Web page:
Like HowStuffWorks on Facebook!

How Murphy's Law Works

Etorre’s Observation of Murphy’s Law dictates that the other line will always move faster.
Etorre’s Observation of Murphy’s Law dictates that the other line will always move faster.
Photo Liu Jin/AFP/Getty Images

You're sitting in eight lanes of bumper-to-bumper traffic. You're more than ready to get home, but you notice, to your great dismay, that all of the other lanes seem to be moving. You change lanes. But once you do, the cars in your new lane come to a dead halt. At a standstill, you notice every lane on the highway (including the one you just left) is moving -- except yours.

Welcome to the aggravating world of Murphy's Law. This idiom says that whatever can go wrong will go wrong. And it may just be right. This isn't because of some mysterious power the law possesses. In reality, it's us who give Murphy's Law relevance. When life goes well, little is made of it. After all, we expect that things should work out in our favor. But when things go badly, we look for reasons.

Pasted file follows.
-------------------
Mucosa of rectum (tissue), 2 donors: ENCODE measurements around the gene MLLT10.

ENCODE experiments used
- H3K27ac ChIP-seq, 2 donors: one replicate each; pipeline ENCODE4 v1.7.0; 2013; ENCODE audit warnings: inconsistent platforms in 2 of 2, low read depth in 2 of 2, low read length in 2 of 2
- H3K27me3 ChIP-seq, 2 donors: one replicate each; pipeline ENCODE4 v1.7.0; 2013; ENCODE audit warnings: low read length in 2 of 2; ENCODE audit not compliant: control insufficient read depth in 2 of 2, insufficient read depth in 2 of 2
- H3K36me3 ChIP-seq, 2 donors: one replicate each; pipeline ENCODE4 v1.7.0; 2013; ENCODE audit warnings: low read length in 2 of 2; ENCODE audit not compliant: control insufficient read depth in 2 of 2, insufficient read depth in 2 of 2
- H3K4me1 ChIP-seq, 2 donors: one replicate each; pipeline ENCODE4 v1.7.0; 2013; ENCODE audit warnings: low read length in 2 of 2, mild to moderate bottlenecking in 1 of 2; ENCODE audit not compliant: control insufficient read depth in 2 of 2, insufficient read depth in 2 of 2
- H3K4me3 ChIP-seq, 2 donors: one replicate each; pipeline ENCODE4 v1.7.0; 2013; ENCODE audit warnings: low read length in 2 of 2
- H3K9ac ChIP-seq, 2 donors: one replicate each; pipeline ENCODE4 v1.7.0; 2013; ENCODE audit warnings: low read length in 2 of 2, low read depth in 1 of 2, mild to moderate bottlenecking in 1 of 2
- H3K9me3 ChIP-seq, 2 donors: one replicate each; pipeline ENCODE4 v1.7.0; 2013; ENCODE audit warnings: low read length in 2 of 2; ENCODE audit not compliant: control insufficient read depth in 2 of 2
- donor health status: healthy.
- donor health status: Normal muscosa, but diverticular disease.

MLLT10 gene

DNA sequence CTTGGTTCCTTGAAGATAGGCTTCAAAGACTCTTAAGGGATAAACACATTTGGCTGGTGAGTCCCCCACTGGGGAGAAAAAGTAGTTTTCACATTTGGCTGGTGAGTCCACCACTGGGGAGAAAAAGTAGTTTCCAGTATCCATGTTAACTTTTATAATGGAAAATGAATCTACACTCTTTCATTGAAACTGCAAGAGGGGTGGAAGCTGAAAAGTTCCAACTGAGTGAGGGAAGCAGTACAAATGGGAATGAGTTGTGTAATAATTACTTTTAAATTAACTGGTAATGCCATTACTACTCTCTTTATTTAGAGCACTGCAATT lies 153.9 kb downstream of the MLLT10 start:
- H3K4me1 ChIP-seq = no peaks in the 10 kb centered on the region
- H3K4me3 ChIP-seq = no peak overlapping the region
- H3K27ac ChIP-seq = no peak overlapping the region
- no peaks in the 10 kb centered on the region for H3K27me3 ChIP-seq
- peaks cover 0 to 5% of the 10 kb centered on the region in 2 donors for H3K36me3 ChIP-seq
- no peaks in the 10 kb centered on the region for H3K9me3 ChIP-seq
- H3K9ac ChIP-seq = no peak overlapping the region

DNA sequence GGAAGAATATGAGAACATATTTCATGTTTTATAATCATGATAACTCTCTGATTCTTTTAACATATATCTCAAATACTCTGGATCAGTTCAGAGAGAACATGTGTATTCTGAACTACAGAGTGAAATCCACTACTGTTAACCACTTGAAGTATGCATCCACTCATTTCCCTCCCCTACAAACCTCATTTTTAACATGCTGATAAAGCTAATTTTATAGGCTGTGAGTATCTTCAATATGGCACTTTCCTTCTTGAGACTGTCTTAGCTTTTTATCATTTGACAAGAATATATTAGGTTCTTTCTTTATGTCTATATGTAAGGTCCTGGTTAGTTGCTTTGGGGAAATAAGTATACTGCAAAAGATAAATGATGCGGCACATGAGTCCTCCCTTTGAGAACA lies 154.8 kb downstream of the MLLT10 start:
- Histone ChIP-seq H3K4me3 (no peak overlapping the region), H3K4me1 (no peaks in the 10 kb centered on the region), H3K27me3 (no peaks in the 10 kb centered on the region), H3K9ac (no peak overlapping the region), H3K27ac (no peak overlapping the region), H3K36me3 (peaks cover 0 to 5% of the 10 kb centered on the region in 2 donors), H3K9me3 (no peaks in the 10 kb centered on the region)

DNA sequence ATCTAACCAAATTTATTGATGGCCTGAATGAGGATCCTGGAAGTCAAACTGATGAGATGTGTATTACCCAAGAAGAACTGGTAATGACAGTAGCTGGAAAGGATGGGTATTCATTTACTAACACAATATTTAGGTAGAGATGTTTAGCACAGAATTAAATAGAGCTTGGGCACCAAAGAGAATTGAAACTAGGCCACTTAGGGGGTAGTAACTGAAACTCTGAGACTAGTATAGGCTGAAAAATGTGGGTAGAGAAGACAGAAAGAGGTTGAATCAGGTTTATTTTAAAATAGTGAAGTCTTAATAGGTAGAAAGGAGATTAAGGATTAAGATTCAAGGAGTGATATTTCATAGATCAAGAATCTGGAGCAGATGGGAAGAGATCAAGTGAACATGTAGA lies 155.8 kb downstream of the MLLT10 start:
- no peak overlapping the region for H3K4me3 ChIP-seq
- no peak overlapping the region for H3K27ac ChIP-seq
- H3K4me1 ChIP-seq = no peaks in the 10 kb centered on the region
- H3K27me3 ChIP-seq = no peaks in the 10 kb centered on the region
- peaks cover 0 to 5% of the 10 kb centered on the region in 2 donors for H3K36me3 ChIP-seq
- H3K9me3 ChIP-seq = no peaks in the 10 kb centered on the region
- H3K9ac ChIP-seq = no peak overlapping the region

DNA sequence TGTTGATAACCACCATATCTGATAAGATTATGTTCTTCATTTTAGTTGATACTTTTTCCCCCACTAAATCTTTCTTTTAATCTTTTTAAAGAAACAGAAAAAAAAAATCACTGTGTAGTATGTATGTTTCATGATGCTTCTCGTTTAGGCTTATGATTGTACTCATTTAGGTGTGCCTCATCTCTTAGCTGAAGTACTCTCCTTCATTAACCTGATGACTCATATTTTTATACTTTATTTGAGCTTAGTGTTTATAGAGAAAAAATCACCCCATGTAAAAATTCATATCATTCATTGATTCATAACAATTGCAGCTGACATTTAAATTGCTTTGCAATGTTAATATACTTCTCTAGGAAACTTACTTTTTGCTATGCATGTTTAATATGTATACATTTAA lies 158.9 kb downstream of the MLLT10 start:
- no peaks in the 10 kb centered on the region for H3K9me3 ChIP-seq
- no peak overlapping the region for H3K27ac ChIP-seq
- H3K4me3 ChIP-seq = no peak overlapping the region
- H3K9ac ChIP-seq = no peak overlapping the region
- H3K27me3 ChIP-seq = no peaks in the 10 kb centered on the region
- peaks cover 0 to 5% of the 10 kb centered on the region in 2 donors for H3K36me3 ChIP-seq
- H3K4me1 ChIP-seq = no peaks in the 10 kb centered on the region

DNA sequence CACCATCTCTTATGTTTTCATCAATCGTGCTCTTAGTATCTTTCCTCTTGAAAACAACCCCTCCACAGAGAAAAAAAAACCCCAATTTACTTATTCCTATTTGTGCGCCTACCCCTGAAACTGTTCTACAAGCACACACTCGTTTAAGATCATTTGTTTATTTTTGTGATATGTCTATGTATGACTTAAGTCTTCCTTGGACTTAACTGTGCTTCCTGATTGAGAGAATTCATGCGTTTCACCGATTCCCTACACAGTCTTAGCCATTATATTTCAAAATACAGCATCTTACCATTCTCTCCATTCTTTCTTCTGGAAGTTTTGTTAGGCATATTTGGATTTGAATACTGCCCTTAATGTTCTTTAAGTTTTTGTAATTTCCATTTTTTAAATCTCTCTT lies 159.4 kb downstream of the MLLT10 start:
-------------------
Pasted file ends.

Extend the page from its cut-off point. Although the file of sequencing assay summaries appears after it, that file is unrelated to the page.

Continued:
Think about walking. How many times have you reached a destination and thought, "Wow, I walk really well"? But when you trip over a curb and skin your knee, it's a pretty good bet you'll wonder why this had to happen to you.

Murphy's Law taps into our tendency to dwell on the negative and overlook the positive. It seems to poke fun at us for being such hotheads, and it uses the rules of probability -- the mathematical likeliness that something will occur -- to support itself.

The law captures our imagination. Murphy's Law and its offshoots have been collected in books and Web sites. Several bands are named after Murphy's Law, and it's also a popular name for Irish pubs and taverns around the world. It was also used as the title of an action movie.

But Murphy's Law is a relatively new concept, dating back to the middle of the last century. Magician Adam Hull Shirk wrote in the 1928 essay, "On Getting Out of Things," that in a magic act, nine out of 10 things that can go wrong usually will [source: American Dialect Society]. Even before this, it was called Sod's Law, which states that any bad thing that can happen to some poor sod will. In fact, Murphy's Law is still referred to as Sod's Law in England [source: Murphy's Laws].

In this article, we'll explore Murphy's Law, its consequences and the impact it's had on our world. In the next section, we'll look at the story behind Murphy's Law.

More to Explore